As a law student, my trust law professor brought in a “dead hand” to help us remember the rule against perpetuities. The prop was effective: I have not forgotten that the rule stops trust property from being governed indefinitely from “beyond the grave.” While principles of trust law helpfully prevent the living from being controlled by the dead, they also apply to govern the living in charge of the dead. Such was the case of Cataraqui Cemetery Company v Cyr, 2017 ONSC 2268.
The historic Cataraqui Cemetery in Kingston, Ontario, was established in 1850. Its permanent residents include Sir John A. Macdonald and Sir Alexander Campbell, which has contributed to the cemetery’s designation as a National Historic Site. The Cataraqui Cemetery Company (the “Company”), a non-profit corporation, holds the cemetery in perpetual trust for individuals who have and will acquire interment rights.
The Company is run by a five-person board of trustees comprised of volunteers who are nominated and elected by interment rights holders. Litigation arose between the Company and two former board members, Mr. and Mrs. Cyr.
The main allegations of the Company were that the Cyrs had breached their obligations and responsibilities as trustees by:
- “exchanging” six grave plots previously purchased by Mr. Cyr (one of which already contained Mr. Cyr’s father) for six new grave plots at a discounted price; and
- purchasing a “family garden” adjacent to the six new grave plots at an inappropriately low price.
The total amount alleged to be owed by the Cyrs to the Company was $43,824.80.
In the events leading up to the litigation, Mr. Cyr’s father passed away in 1998. Mr. Cyr purchase a plot for his father so he could be buried at the cemetery. Shortly thereafter, Mr. Cyr purchased five adjacent grave plots (the purchase was “pre-need”).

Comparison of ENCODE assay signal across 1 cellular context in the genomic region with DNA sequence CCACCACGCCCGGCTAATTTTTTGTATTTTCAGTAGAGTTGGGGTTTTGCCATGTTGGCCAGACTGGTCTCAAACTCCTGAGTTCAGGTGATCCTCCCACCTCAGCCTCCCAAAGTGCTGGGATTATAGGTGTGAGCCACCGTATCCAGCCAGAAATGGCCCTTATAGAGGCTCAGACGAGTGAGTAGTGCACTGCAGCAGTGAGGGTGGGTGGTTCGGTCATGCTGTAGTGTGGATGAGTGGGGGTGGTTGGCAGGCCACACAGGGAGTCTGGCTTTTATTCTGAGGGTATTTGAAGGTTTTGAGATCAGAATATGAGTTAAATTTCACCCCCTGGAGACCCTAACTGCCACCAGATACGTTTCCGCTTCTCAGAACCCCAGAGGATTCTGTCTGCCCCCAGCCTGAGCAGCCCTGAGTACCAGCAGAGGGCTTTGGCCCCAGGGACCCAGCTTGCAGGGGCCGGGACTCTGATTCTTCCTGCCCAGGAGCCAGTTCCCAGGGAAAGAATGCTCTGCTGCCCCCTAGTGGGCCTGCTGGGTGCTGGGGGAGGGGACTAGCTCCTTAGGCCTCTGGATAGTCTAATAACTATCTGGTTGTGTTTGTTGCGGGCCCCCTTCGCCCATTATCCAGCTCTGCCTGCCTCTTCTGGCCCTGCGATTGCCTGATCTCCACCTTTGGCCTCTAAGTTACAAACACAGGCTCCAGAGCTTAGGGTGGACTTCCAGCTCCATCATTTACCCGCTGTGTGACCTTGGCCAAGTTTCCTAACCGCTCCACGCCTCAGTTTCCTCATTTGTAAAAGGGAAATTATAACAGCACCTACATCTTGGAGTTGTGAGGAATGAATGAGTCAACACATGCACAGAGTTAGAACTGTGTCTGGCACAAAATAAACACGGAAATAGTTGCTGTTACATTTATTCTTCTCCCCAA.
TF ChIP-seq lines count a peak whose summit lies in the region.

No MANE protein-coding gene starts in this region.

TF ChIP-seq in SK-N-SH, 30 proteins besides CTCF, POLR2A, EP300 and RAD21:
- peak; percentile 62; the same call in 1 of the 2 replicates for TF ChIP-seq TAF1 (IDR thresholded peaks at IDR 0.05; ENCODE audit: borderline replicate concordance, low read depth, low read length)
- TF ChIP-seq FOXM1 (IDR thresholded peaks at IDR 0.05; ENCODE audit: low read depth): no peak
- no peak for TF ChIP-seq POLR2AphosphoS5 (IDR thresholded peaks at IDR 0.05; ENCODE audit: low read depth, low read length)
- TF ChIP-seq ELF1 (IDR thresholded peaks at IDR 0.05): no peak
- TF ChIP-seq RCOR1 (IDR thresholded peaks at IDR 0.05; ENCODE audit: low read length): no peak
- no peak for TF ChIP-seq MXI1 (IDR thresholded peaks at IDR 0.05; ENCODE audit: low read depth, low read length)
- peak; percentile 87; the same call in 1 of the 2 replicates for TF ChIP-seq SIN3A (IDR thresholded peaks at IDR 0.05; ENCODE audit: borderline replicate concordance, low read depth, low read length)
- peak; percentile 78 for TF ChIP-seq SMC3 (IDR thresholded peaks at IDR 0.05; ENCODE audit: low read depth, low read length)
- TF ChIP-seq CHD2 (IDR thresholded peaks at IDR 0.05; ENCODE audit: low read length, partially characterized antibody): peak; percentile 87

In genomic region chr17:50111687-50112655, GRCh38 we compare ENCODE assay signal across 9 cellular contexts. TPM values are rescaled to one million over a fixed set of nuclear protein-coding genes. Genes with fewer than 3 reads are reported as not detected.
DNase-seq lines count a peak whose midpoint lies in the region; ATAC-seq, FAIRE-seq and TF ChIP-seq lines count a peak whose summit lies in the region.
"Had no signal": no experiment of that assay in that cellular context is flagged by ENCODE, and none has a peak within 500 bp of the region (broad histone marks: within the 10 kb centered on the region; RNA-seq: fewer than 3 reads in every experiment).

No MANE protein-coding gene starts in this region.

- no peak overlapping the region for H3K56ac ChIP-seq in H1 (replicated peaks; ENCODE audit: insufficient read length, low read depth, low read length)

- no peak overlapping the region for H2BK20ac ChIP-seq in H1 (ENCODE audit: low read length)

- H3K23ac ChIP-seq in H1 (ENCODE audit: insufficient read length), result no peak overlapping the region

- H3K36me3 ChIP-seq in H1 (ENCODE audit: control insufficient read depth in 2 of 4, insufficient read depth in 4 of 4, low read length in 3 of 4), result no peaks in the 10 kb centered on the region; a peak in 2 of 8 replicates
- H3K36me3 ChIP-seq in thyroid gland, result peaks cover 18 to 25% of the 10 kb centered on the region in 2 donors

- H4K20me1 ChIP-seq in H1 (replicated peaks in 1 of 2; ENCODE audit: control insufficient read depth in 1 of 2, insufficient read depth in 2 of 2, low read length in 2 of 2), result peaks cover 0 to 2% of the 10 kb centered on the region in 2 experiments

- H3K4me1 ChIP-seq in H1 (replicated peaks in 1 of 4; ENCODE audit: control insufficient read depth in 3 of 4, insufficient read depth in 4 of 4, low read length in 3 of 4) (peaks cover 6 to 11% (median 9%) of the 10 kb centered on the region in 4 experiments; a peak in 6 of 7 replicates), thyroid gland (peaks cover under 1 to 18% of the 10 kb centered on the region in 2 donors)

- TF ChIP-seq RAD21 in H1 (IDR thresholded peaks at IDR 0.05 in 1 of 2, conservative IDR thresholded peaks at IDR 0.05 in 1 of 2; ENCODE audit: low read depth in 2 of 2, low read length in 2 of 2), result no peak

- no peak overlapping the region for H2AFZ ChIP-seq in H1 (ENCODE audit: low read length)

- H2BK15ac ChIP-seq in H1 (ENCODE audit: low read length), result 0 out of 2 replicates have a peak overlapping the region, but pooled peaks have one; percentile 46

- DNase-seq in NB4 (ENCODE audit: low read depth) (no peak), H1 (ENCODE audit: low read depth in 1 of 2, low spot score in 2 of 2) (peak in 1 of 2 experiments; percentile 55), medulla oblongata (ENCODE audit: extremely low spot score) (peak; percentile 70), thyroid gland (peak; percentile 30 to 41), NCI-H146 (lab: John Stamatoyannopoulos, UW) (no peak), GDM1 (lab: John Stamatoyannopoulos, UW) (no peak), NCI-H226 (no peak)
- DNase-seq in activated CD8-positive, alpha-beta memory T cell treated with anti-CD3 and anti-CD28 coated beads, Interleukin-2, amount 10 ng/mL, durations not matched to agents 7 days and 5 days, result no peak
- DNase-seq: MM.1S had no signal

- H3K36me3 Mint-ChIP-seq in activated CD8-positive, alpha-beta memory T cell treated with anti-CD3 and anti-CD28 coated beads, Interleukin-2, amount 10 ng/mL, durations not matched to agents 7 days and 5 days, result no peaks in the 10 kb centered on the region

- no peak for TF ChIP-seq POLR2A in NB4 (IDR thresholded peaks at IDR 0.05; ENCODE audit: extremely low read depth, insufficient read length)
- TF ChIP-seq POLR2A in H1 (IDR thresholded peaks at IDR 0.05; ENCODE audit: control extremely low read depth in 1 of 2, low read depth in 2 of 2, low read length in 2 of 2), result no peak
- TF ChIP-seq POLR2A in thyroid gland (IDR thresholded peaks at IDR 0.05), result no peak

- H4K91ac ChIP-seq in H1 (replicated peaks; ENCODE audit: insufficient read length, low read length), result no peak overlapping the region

In 2003, Mr. Cyr’s wife was appointed to the board of directors of the Company. The following year, Mr. Cyr joined Mrs. Cyr on the board. As part of his duties, Mr. Cyr worked with the cemetery’s sales team and came up with a new system of valuing and marketing grave plots.
In 2006, Mr. Cyr’s mother passed away. Mr. Cyr was unhappy with the location of his family’s plots and sought to “exchange” them for six new plots. Mr. Cyr worked with one of his sales managers to determine the credit he would receive for the old plots. They decided that the Company would repurchase his old plots for their current fair market value ($2,525/each) as opposed to original sales price ($640/each). The credit (after deducting a fee for care and maintenance) was then applied against Mr. Cyr’s purchase of six new plots. Mr. Cyr appeared to set his own price for the new plots, as the price he paid did not match any of the prices listed in the price book provided to prospective customers.
The Court found that there was no fixed procedure for repurchasing unused grave plots (however, it was highly unusual for used grave plots to be repurchased). Nevertheless, the Court held that while there may not have been a contractual breach, there was a breach of trust.
The Court found that the Cyrs received a benefit from their position as trustees, namely the sale of their old grave plots for a high price and the purchase of new plots for a low price (a benefit not available to the general public). As trustees of the not-for-profit Company, the Cyrs were fiduciaries and were required to disclose to the rest of the board any “self-dealings.” They failed to do so.
While the usual remedy for breach of trust is disgorgement of any profit, no order was made against the Cyrs. An anonymous letter had been sent to the board in 2007 which raised the same allegations of misconduct as was eventually advanced in the Company’s action. After receiving the anonymous letter, the board, which included the Cyrs, held an informal meeting to discuss the allegations. However, no actions were taken at that time. The Court held that the anonymous letter and the meeting of the board was evidence that the Company “discovered” the claim against the Cyrs in 2007. Since the Company waited to bring its claim until 2010, the two-year limitation period imposed by the Limitations Act applied and the action was statute barred.*
The Limitations Act imposes a stringent two year limitation period on the living to commence their claims. In this respect, the dead may have the last laugh. The rule against perpetuities, which regulates the “dead hand” of a testator, allows for the control of trust property for 21 years after the death of the last person living at the time the will was created.
* While the Limitations Act was applied in this case, note that limitation periods in estates and trusts matters are not always straightforward.